Summary: Lots of sites – blogs, news sites, anything where new items appear fairly regularly – now feature those little buttons. They’re often orange, and usually labelled something like ‘RSS’, ‘XML’, or ‘Site Feed’. It’s all the same thing, and it’s really very useful. It can also be very easy to take advantage of, and can save you a lot of time.
Do you find yourself often visiting the same sites, to check if there’s anything new there? If not, you may not have any need for RSS – if you do, read on.
I found I was spending a lot of time visiting just a few sites, to keep up with the latest stories on them. The main ones for me where The Register and Slashdot. There were other sites that I really wanted to know about new stories on, but I really didn’t have the time to keep checking them several times a day just in case. Some sites updated less frequently, and I just forgot to ever go back to see anything new. By using RSS feeds, though, I now keep up to date with 126 sites, several times a day, and know about every new story they carry. I can do all this, without actually visiting any of the sites. Sound good?
So What Is It?
OK, so if you’re still reading this, you’re probably interested enough to find out what RSS is. If you stopped reading before this point, well, enjoy whatever you’re doing instead. Although it goes by a few names at the moment – RSS, Syndication, Atom, XML, Feeds, etc., it all boils down to a fairly simple idea. There’s a little text file. On the site’s own server. With a list of articles. So, you get a program on your computer, which goes off and gets all those little text files from all of the sites you’re interested in. It compares them with the ones it got last time, and suddenly it knows exactly what’s new on all those sites you like to visit. So it can give you a nice simple list. It will also know which ones it’s already shown you, so it knows what you’ve already read.
The end result is that instead of opening your browser, and visiting 126 web sites, one after another, and trying to remember if you’ve already seen all the stories or articles listed on them, you open up your RSS reader, and it does all the running around for you, and returns a list of what’s new. Believe me, it can save a lot of time, or alternatively, it can let you keep up with a whole lot more sites in the time you have.
If You Use More Than One PC
I still had one big problem with all of this. I was nicely up to date with everything when I left work. When I arrived home, and ran my RSS reader at home, it thought that I hadn’t seen everything that had been updated since last night, not since I left work. It had no way of knowing what I had read at work. The way around this was switching to Bloglines. It’s an online reader – you just go to the web site, sign up for a free account, and you’re done. It doesn’t matter which PC you access it from, or where you are. It knows who you are because you sign in to your account, and it keeps track of what you’ve read wherever you read it.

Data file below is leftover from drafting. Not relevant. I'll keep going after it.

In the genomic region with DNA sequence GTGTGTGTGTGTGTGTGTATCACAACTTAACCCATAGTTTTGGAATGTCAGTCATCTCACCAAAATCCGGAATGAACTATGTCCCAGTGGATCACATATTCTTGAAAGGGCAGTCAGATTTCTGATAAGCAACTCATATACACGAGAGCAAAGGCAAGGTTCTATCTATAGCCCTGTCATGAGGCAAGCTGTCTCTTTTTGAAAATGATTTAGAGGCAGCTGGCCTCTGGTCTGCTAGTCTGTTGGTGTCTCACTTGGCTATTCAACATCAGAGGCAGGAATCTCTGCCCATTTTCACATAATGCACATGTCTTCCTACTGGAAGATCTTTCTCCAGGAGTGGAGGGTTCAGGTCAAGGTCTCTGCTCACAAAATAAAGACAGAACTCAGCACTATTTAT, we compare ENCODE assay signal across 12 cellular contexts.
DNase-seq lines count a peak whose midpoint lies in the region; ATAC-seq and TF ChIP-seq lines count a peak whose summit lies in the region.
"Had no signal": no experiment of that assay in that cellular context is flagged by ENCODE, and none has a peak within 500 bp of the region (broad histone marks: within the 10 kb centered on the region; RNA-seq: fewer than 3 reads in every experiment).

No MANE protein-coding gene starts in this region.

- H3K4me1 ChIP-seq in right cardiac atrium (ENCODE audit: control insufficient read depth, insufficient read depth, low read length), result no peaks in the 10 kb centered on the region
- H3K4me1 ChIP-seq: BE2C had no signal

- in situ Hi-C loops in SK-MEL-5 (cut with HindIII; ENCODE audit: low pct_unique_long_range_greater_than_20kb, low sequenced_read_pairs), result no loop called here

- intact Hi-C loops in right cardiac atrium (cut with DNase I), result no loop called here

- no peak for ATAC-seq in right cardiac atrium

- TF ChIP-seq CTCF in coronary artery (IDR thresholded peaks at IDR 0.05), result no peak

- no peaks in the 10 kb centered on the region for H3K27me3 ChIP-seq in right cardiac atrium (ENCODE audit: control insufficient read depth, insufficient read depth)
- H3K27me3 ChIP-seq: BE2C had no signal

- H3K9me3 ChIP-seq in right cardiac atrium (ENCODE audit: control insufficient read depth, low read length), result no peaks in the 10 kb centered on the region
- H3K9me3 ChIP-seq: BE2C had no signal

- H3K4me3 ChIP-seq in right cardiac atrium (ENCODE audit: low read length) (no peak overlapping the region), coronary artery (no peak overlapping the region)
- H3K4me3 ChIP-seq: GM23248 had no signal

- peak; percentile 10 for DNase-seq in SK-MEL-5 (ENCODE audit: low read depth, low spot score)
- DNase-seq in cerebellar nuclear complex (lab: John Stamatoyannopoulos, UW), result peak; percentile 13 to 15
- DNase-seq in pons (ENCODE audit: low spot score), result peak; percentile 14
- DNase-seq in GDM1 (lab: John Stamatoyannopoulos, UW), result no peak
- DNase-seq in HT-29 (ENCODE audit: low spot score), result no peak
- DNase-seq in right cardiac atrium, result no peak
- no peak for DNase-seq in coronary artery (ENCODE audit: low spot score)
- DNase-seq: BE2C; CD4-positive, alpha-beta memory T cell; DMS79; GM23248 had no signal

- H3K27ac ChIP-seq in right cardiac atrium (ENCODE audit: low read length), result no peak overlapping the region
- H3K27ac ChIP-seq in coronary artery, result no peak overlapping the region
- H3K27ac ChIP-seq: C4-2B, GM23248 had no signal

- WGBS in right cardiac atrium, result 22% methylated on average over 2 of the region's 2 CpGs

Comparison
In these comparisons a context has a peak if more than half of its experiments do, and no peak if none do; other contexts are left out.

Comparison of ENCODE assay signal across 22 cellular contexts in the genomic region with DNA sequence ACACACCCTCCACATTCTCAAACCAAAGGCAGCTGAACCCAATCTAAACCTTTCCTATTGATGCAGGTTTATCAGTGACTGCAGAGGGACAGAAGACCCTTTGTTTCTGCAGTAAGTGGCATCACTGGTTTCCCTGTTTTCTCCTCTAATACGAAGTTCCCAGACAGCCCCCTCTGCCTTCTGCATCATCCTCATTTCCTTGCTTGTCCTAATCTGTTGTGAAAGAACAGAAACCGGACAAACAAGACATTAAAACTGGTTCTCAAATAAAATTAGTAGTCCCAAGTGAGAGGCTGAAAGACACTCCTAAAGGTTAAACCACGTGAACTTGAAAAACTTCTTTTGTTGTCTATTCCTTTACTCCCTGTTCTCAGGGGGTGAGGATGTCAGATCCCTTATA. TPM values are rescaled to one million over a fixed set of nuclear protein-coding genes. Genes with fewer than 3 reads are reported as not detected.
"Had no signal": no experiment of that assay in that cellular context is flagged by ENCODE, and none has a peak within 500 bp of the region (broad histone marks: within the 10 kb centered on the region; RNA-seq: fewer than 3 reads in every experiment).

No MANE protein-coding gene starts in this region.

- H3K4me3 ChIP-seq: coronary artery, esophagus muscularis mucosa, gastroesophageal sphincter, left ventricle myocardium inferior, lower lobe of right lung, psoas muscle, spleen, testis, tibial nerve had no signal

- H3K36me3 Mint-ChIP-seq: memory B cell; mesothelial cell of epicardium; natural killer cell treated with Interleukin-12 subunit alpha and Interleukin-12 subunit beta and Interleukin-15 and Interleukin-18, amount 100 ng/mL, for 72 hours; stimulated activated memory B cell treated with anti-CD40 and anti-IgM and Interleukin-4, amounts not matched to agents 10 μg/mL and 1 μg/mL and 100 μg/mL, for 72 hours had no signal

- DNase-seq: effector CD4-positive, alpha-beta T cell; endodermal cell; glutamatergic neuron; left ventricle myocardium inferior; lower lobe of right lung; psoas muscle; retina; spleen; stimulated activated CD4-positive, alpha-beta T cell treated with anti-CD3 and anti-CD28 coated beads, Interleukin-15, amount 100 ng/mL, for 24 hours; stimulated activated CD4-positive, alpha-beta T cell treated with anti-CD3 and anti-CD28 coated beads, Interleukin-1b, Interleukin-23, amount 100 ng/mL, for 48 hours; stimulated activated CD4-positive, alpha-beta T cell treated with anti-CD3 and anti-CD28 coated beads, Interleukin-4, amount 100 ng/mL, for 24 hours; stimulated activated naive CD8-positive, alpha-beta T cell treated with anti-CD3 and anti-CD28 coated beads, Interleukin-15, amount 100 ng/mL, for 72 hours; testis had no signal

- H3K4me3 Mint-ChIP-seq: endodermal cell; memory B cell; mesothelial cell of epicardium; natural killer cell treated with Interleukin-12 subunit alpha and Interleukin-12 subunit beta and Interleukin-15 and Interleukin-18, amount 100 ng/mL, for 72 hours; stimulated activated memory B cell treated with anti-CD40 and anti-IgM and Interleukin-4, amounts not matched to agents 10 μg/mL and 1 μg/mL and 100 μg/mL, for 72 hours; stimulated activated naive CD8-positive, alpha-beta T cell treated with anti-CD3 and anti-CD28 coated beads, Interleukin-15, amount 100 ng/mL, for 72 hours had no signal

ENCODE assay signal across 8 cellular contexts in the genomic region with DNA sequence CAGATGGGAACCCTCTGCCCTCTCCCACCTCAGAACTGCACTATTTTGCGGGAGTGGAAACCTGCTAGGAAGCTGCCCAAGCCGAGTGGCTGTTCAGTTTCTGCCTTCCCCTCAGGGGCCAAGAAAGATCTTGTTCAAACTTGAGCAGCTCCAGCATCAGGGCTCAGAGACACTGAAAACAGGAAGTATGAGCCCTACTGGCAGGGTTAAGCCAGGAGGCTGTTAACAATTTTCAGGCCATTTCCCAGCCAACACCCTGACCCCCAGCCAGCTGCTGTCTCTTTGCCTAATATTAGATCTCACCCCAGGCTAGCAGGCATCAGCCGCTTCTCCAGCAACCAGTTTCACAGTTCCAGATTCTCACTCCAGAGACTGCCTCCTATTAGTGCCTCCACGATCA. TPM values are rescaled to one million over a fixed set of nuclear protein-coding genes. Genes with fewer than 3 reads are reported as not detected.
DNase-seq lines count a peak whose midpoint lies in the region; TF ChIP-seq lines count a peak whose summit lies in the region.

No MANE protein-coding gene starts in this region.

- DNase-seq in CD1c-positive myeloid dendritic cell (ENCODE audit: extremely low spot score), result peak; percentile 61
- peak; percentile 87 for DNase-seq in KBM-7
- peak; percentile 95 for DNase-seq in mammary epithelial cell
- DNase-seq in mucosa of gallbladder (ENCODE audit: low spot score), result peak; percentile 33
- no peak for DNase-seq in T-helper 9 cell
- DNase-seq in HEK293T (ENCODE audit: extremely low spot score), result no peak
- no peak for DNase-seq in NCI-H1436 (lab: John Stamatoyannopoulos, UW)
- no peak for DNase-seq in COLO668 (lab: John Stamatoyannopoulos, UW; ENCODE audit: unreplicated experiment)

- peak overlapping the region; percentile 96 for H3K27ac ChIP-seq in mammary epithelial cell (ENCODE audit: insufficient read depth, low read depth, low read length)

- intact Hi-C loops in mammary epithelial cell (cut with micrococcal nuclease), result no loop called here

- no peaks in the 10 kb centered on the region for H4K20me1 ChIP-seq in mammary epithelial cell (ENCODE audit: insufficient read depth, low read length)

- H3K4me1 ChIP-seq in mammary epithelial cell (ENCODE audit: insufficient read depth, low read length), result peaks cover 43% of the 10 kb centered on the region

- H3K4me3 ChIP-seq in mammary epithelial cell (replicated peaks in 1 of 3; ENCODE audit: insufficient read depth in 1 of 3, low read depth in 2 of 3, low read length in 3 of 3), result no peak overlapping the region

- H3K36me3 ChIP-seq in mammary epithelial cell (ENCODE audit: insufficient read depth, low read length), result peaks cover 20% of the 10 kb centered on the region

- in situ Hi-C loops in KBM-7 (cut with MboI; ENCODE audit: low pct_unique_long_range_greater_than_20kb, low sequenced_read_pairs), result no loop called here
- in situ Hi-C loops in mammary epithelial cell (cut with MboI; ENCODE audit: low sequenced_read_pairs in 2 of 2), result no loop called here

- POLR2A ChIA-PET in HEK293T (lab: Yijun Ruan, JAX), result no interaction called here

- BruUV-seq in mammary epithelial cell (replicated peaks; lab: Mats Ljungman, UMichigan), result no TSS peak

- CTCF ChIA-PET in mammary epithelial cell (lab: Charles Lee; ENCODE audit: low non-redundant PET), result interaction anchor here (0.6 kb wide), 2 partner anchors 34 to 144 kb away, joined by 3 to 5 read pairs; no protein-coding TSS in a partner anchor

How you add feeds will depend on your choice of software for reading them. I’d suggest using Bloglines, at least to start with – it’s as powerful as most desktop readers, can be accessed from anywhere, and it’ll keep track of everything even if you read at different machines. Because there’s nothing to download and install, it’s also quicker and easier to get started. With Bloglines, there’s a box in which to enter a URL, select ‘subscribe to URL’, and it will add the feed to your list. To get the feeds in the first place, look for those little orange buttons. Right click on one, and choose ‘Copy link location’ or similar (depends on your browser). Paste that into the box on Bloglines, and it will subscribe you to the feed. With Bloglines, you can also search for feeds, so you can find out quickly if your favorite comic strips, newspapers, or other sites are available. Once you’ve subscribed to a few things you like, Bloglines can also recommend others – it looks for what feeds other people have subscribed to who have also subscribed to the feeds you already use – a bit like Amazon’s recommendations.
Desktop readers often respond to clicking on those links, or you might find a new option when you right click on a link – something like ‘Subscribe with YourReader’.
So the most important thing you’re probably wondering now is whether PigPog has any feeds you can subscribe to. Well, at least in my strange fantasy world, that’s exactly what you’re wondering. Since you’ve wandered into my little world here, you’d best start wondering that, and I’ll get on with answering it as if you were wondering it all along.
Why, yes, we do. So sweet of you to ask.
There’s feeds with little orange buttons on my blog (you’re probably here already – http://pigpog.com/michael/blog/), and on Sam’s blog. If you want to keep up to date with the latest photos we add, there’s another little button on the Photography page, and if you want us to keep pointing you towards the best web sites and blogs we find out there, you can use the little orange button next to the PigPog Filter. In Bloglines, you could find them all by searching for ‘PigPog’.
Update: There’s now a single RSS Feed that brings all the other PigPog feeds together, and a page listing all of our feeds.